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  • In the June issue of Best of British

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Best of British is the UK’s premier nostalgia magazine covering every aspect of life from the 1930s to today.

Every issue is packed with features that celebrate classic entertainment, transport, food and drink, and the great British countryside. Our readers are at the heart of what we do. As well as taking their suggestions on board, their voices are heard through our Yesterday Remembered memoir section, along with the Postbag and Question Time pages.

We hope you like reading our magazine as much as we love compiling it. In the meantime here is this month’s letter from our Editor, Simon

A Bigger Splash
As a child, I loved my regular visits to the swimming pool, often with the Scouts or the play scheme that I attended during the school holidays. In Peterborough, we had access to three (that I remember) public swimming pools; with the then state of the art Regional Pool a
regular haunt.

Here, in a rare moment of bravery, I once dived from the five-metre board, and recall seeing the construction of the Fletton Parkway from the window of the cafe-cum-fitness area where I briefly attended karate lessons. There was also a whole host of technical marvels on offer including a solarium (for those into that sort of thing), and my favourites; vending machines serving tomato soup and Wheat Crunchies – for much-needed post-swim refreshment – and the much-loved video game Frogger, housed in a laminated wood-grain arcade cabinet.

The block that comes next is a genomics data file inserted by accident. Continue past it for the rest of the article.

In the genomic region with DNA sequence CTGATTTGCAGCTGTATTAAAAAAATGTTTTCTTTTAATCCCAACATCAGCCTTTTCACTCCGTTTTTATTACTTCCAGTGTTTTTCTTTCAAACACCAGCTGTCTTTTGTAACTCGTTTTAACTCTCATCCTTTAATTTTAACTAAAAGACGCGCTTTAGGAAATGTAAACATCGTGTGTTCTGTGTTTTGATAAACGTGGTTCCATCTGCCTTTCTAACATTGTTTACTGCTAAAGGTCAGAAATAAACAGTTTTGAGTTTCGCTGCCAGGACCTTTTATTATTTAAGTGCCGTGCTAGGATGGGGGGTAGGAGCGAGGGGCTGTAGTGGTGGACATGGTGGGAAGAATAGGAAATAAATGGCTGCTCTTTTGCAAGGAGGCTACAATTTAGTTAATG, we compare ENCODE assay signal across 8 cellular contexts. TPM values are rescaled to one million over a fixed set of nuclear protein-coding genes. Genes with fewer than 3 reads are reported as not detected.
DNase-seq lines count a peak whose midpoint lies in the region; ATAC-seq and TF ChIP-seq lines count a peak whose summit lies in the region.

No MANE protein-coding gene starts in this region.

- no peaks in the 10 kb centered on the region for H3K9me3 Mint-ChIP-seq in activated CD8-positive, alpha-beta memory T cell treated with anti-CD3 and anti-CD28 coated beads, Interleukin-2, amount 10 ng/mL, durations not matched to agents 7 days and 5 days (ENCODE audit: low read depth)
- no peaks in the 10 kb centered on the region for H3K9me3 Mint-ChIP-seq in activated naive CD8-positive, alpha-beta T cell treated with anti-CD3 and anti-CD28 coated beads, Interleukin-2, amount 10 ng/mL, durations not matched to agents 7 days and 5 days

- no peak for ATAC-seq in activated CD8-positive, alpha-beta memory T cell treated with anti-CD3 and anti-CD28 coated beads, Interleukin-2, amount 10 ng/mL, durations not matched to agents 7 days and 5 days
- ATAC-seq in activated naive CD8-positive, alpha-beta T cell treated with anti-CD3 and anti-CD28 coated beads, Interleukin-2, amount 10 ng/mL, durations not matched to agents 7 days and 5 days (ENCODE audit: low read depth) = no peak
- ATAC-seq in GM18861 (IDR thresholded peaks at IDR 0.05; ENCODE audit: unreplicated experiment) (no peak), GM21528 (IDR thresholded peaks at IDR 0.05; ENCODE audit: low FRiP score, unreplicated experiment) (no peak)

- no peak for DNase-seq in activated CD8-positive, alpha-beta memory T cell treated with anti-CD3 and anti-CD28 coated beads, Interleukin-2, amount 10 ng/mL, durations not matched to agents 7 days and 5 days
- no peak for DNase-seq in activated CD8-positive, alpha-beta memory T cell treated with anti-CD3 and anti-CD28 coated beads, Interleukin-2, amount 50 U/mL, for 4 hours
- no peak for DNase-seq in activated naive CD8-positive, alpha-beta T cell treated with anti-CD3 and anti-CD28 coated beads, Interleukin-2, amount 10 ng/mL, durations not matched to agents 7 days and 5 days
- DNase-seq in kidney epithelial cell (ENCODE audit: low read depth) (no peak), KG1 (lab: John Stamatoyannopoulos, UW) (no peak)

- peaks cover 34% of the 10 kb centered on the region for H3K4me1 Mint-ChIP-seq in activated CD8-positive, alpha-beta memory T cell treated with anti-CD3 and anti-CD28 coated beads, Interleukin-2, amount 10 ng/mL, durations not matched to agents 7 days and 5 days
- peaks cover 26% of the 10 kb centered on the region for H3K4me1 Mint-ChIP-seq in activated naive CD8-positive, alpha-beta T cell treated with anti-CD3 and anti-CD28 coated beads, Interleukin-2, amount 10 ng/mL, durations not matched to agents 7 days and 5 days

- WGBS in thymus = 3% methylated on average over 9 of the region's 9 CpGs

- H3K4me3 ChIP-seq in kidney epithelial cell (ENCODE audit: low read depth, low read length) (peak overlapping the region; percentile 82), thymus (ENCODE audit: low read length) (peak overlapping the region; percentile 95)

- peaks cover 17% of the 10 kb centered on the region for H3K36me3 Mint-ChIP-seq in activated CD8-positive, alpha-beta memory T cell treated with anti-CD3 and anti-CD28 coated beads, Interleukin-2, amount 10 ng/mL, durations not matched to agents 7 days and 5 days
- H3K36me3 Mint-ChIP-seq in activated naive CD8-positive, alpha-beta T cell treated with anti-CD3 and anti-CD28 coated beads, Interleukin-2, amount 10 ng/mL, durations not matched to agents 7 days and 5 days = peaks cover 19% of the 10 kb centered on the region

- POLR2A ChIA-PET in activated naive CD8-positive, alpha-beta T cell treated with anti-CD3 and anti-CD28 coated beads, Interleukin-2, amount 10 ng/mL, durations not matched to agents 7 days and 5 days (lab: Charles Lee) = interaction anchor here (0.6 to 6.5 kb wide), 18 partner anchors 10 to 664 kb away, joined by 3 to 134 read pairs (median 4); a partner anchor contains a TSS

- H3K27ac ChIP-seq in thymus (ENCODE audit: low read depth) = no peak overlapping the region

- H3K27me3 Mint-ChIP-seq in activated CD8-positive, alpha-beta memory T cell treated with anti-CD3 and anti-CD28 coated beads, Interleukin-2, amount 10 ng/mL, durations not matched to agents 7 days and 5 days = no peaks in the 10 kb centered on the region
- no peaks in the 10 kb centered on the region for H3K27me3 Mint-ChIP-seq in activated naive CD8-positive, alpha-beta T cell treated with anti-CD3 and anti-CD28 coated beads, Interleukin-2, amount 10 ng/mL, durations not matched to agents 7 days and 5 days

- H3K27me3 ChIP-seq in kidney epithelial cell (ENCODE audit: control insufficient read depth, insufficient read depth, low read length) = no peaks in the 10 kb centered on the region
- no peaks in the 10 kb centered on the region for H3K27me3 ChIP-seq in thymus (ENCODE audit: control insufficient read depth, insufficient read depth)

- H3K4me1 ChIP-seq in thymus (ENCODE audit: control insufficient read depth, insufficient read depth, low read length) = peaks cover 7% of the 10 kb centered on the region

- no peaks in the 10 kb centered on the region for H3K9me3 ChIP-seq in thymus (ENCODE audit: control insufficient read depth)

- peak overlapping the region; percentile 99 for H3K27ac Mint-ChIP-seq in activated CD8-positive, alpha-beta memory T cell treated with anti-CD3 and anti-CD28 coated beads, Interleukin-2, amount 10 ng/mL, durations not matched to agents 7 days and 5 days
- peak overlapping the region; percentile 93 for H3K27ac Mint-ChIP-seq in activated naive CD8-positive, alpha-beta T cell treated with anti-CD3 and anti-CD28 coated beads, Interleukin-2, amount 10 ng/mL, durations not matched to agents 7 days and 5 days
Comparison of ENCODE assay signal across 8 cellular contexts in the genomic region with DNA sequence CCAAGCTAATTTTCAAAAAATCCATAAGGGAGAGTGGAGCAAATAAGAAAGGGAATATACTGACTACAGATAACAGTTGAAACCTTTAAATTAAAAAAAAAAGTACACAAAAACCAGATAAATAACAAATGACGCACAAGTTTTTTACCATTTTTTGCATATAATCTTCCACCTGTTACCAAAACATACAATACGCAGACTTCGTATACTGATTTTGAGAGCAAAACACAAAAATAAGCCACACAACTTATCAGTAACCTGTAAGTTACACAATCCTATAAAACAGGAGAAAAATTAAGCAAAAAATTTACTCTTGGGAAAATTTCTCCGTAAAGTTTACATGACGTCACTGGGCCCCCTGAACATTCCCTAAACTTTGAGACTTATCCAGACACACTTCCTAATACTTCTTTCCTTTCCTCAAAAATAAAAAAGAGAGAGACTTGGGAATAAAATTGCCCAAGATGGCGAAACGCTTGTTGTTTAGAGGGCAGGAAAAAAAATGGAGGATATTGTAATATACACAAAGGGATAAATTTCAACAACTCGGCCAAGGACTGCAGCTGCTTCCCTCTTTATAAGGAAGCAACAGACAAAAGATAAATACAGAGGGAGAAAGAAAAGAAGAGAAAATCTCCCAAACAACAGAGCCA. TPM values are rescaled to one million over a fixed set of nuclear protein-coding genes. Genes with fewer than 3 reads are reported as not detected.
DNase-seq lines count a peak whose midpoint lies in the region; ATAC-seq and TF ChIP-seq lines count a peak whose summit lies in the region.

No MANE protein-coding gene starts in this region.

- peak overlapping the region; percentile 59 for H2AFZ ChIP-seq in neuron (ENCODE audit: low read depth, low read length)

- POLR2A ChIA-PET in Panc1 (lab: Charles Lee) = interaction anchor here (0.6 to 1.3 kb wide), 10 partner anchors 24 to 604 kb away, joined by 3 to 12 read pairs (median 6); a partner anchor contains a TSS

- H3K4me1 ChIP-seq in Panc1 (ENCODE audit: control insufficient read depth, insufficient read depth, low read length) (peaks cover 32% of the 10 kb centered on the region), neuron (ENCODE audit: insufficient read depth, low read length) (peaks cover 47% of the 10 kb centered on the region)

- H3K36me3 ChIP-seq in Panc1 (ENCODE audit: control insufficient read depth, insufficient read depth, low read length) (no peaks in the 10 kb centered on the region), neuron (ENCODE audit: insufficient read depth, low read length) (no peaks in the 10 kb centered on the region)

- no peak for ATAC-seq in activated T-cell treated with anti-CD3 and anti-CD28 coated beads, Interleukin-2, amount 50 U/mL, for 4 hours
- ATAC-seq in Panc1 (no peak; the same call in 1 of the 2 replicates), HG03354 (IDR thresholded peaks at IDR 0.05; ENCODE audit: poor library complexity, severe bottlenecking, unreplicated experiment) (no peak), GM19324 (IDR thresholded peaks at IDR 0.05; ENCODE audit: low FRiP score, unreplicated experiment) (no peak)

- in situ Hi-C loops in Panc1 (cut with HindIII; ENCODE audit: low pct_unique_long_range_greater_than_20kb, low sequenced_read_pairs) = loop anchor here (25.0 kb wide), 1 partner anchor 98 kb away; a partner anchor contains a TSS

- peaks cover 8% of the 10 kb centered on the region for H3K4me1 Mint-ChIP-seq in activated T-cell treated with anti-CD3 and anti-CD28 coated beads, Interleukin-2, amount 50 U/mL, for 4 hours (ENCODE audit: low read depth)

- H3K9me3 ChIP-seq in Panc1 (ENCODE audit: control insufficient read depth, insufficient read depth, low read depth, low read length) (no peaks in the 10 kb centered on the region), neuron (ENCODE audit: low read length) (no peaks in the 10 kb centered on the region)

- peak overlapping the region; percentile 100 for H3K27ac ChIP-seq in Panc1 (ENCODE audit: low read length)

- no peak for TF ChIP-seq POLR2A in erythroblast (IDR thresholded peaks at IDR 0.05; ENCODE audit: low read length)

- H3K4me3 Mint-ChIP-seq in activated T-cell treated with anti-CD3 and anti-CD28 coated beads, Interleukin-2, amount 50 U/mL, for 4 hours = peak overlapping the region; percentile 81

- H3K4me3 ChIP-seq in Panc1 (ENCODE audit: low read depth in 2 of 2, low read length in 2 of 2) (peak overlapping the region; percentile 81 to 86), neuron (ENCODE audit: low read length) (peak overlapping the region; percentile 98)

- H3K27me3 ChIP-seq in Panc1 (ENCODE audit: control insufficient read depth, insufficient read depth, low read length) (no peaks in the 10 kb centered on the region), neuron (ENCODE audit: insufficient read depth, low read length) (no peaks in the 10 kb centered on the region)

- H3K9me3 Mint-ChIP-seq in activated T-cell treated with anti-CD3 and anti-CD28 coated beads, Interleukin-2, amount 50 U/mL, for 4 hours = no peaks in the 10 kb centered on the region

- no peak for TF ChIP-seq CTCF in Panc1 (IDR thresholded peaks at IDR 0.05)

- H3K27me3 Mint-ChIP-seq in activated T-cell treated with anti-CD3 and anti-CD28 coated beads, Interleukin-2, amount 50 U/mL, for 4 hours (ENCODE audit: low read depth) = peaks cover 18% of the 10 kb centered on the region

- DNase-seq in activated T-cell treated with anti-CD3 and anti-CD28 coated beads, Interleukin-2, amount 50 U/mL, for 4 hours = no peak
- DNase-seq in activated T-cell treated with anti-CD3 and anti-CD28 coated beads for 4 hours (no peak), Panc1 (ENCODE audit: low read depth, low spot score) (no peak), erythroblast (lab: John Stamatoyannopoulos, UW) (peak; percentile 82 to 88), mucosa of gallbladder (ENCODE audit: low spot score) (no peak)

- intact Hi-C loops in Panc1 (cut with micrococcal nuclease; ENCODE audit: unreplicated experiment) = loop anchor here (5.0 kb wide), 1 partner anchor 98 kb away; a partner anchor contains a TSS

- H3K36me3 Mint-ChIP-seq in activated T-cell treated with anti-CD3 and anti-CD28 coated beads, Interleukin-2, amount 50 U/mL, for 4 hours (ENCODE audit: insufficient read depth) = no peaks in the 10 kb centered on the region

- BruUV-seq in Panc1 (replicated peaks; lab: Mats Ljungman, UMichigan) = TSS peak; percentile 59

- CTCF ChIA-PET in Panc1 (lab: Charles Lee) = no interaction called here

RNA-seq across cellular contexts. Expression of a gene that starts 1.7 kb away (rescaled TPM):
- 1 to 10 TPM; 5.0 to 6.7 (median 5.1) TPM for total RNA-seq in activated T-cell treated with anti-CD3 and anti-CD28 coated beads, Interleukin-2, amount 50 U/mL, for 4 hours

The downside of attending a school whose buildings were at least 100 years old was that we had to walk some distance to reach the sports field. So, you can imagine how it felt when newer schools such as Jack Hunt School not only had its sports facilities on site but a swimming pool, which was magnanimously opened to the public in the evenings, weekends and holidays. It was here where I learned to swim – if some kind of doggy paddle and being able to float on my back can be construed as being able to swim.

But of all the pools in Peterborough, it is the open-air lido that I have the greatest affection. A Grade II listed art deco gem, which opened in 1936, it is considered one of the finest surviving examples in England, and was recently named by The Times as one of the best places to swim in the country. I really can’t argue with that, and long may The Lido continue doing what it does best.